Today we're showing three pieces of artwork from our July 2023 series books! Let us know in the comments which books you'd like to see featured in our August 2023 Artwork Reveal!
By M.C. Bishop
Illustrated by Giuseppe Rava
LEGIONARIES IN A DANUBIAN FORTRESS
A centuria of legionaries is paraded outside its barrack block and its commander has started inspecting them at the leftmost contubernium (a unit composed of eight legionaries). The ordinary soldiers wear a mixture of mail and scale cuirasses, while the centurio wears a finer mail cuirass (with smaller rings) with shoulder guards. He is accompanied by the signifer, who has a wax tablet to take notes and is wearing a hybrid mail and scale cuirass with small ribbed scales and a decorative grid pattern of tinned scales (but no standard, helmet, or animal pelt, since he is fulfilling his clerical duties). Some of the men still wear the fringed subarmalis but others now have the newer version with pteryges.
The Reconquest of Burma 1944–45: From Operation Capital to the Sittang Bend
By Robert Lyman
Illustrated by Johnny Shumate
AMBUSH ON THE MAWCHI ROAD, KARENNI HILLS, APRIL 1945
Soldiers of Force 136, together with the Karen guerrillas they have trained, ambush a Japanese convoy en route along the road from Mawchi to Toungoo in April 1945. In one of the most critical operations of the war, 12,000 Karens, under the command of 210 men of Force 136, undertook a series of small-scale but crucial actions across 7,000 square miles of the Karenni (the Karen Hills) designed to prevent the Japanese from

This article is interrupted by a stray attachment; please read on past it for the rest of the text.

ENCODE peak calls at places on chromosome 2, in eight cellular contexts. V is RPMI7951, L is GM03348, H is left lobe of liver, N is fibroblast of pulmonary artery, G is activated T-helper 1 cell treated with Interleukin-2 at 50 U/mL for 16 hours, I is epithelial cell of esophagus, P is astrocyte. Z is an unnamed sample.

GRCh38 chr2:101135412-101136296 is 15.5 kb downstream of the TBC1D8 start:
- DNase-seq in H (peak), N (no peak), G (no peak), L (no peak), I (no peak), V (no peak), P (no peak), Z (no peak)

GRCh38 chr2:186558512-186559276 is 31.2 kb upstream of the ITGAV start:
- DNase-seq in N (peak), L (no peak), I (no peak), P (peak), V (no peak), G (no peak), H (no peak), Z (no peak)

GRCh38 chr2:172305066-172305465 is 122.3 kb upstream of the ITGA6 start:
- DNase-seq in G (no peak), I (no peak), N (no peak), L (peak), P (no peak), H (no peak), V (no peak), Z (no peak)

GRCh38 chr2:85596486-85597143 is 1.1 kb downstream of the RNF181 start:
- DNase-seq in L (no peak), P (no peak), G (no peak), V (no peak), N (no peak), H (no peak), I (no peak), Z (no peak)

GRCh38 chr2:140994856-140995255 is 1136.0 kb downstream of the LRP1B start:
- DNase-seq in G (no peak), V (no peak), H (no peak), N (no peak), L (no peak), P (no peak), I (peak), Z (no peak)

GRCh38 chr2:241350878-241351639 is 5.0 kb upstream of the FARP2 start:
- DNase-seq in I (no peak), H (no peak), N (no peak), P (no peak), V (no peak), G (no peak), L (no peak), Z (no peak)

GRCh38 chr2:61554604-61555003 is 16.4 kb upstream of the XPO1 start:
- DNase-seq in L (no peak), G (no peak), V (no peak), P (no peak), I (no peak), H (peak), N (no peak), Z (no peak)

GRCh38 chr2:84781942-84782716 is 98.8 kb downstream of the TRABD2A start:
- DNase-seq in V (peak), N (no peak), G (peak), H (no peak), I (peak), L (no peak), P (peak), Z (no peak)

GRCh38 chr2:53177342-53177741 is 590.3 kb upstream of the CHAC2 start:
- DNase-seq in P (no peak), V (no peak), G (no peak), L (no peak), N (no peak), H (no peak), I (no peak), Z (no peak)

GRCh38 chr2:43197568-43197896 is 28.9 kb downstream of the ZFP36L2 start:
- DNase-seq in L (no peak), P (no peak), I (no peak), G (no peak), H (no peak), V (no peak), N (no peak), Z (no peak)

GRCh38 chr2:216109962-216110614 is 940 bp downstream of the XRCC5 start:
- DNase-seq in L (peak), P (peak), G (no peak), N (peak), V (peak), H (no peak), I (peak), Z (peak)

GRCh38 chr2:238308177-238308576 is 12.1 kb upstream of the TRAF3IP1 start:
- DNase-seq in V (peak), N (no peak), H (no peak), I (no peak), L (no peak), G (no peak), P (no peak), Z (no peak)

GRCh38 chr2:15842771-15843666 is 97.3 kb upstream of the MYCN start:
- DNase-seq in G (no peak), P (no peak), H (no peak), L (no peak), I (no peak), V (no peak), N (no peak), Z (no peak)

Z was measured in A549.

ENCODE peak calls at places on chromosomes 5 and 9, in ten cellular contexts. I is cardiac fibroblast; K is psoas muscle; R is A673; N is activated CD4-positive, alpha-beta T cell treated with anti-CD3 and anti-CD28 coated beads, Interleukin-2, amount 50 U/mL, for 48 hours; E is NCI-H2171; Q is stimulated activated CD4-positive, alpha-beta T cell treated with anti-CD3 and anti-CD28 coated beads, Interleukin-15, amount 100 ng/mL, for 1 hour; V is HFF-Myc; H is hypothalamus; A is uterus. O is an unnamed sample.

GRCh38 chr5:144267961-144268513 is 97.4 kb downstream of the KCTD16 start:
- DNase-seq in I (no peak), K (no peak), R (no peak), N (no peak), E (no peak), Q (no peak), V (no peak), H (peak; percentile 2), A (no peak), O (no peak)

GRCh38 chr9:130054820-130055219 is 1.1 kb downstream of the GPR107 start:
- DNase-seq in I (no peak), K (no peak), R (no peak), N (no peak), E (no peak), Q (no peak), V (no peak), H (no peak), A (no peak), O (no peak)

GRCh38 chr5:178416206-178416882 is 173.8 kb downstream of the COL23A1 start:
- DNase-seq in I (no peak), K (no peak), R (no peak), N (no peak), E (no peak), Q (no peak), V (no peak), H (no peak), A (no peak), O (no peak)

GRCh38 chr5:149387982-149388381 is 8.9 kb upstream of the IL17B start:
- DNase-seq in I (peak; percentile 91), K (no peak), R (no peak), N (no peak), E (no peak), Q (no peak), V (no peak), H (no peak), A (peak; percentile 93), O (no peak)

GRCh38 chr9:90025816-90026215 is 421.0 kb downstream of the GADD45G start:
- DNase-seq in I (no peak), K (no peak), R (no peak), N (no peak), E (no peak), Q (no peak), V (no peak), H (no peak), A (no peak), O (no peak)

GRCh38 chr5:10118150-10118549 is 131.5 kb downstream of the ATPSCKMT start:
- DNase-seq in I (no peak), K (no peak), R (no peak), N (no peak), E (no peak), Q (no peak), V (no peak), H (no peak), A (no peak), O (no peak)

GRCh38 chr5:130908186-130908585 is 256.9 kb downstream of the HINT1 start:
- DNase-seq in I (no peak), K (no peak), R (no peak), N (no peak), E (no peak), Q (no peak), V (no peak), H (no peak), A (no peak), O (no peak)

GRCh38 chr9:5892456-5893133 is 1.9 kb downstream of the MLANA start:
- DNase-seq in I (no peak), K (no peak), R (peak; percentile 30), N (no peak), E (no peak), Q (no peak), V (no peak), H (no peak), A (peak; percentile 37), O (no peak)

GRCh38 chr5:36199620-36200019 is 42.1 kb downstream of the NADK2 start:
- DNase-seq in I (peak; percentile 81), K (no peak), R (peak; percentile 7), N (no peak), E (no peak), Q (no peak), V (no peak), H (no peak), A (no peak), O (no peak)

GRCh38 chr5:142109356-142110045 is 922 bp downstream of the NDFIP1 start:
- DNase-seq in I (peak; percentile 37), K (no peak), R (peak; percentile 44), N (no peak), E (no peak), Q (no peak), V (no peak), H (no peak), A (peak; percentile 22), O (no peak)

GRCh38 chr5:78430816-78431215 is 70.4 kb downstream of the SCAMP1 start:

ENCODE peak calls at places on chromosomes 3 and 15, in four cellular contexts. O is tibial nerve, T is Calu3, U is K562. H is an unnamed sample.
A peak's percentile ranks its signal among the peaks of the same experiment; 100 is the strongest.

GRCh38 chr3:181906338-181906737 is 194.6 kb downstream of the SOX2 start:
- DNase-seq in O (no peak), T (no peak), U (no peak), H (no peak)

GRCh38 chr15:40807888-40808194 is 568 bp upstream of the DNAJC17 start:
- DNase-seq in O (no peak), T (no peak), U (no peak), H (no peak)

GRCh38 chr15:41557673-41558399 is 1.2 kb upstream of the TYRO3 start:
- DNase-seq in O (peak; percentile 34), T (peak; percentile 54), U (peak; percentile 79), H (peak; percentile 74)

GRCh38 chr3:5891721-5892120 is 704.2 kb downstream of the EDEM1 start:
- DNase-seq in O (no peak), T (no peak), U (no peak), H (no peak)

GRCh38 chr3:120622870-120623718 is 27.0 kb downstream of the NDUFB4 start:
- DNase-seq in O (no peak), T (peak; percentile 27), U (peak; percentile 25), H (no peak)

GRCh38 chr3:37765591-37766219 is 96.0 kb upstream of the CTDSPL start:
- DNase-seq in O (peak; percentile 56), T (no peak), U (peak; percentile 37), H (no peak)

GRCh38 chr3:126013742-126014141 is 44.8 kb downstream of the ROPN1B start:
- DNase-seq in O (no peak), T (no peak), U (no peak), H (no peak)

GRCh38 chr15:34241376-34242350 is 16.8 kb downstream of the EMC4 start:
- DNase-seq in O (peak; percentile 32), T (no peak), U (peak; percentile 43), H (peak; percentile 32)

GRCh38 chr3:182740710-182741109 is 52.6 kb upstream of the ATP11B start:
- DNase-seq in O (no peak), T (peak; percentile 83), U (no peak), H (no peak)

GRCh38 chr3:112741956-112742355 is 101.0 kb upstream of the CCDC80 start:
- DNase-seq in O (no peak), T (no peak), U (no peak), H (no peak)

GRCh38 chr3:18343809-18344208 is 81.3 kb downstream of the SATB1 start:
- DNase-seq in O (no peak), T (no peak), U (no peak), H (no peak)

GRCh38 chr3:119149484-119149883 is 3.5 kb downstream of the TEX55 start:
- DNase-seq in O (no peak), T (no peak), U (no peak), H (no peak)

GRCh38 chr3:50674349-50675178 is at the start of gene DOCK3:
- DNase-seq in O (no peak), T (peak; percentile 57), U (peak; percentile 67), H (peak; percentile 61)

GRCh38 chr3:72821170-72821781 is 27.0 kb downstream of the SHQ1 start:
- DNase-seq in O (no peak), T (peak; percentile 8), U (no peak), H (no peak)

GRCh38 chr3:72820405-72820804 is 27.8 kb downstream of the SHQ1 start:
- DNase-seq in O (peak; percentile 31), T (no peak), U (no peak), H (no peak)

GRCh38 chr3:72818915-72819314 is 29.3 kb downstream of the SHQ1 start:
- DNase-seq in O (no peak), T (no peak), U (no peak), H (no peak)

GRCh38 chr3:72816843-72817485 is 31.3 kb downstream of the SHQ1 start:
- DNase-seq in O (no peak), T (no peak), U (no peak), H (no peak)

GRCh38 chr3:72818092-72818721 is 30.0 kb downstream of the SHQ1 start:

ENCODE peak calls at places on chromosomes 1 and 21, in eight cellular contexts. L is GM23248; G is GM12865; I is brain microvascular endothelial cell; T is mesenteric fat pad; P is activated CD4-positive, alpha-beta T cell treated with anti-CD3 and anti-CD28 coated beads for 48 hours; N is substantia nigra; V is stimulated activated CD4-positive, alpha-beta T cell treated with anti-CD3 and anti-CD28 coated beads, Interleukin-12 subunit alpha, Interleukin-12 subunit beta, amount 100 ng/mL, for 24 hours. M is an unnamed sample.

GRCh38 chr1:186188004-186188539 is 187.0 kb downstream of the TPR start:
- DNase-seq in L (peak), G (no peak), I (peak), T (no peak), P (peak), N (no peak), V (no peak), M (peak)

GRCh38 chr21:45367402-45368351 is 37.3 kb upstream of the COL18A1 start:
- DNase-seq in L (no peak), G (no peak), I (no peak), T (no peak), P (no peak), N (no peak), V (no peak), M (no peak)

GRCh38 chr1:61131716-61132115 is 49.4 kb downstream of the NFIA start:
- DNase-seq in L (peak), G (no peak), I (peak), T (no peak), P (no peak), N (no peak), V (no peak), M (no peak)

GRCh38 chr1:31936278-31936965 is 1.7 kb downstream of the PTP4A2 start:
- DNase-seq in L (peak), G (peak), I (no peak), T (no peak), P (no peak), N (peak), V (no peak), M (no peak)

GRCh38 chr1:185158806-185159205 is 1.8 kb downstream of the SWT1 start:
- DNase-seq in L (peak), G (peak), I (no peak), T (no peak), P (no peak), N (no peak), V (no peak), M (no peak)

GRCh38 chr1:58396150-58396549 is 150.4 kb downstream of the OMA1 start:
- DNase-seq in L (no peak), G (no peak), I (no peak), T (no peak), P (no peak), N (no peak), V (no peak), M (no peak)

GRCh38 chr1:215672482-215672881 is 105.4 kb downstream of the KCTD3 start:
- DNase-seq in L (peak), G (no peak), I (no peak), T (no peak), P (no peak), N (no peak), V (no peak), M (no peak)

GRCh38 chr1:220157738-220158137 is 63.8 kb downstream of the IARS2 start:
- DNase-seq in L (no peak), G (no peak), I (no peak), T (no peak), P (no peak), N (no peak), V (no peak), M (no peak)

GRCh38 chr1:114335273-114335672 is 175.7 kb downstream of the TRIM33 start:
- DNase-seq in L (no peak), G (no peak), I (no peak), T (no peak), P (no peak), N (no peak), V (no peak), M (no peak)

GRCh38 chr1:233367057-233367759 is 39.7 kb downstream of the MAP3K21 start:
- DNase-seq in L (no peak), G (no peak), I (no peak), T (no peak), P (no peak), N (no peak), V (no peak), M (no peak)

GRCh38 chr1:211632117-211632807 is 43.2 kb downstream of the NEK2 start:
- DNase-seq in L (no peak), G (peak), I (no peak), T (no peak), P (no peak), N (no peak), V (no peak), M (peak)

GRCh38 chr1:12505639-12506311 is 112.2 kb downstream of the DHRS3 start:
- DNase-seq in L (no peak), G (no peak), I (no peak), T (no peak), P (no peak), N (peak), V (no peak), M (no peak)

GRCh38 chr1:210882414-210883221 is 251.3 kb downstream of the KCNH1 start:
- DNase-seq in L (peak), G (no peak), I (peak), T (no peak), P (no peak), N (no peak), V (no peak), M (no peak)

reinforcing the town of Toungoo.
Sited strategically on the Sittang, Toungoo was the key to winning the war for the Fourteenth Army before the monsoon rains arrived in May. If Slim could capture the town before the Japanese had a chance to reinforce it, he would be able to push his armoured vanguard (IV Indian Corps) on to Rangoon and potentially force the Japanese to evacuate the capital city before the Japanese were cut off from their escape route into Thailand.
Weeks of ambushes and small-scale actions across the Karenni prevented the Japanese from reaching Toungoo and forced the Japanese to evacuate Rangoon, just before the amphibious Operation Dracula was launched against Rangoon from the sea.
Artwork requested by Kyle Lai.
Allied Tanks at El Alamein 1942
By William E. Hiestand
Illustrated by Felipe Rodríguez
A Crusader II of the 9th Lancers, 2nd Armoured Brigade, 1st Armoured Division, 23
The 2nd Brigade had a mix of tanks totalling 29 Crusader IIs, 39 Crusader IIIs and
92 Shermans. At the beginning of the battle, 105 of the X Corps’ 441 tanks were Crusader IIs
despite the limitations of the tank’s obsolete 2-pdr main armament. Note the forward small Besa
machine-gun turret that was rarely manned in combat. British tanks in early 1942 were typically
painted in overall sand scheme, but at Alamein, they were usually painted with a dark green
camouflage pattern over the basic sand. British tanks also carried a wide variety of formation and
additional markings: visible on this Crusader is the War Department Census Number on the turret
side, an individual number assigned to each vehicle. Tank Census Numbers all began with ‘T’. The
1st Armoured Division was heavily engaged during Operation Lightfoot and later was reinforced
by the 10th Armoured Division’s 8th Armoured Brigade to participate in the Supercharge attack on
2 November. The division failed to move rapidly enough to exploit the 9th Armoured Brigade’s
costly attack but inflicted heavy losses on Rommel’s counter-attacking mobile divisions, forcing
Axis forces to abandon the Alamein area on the 4th.
Artwork requested by Adam Cooper.
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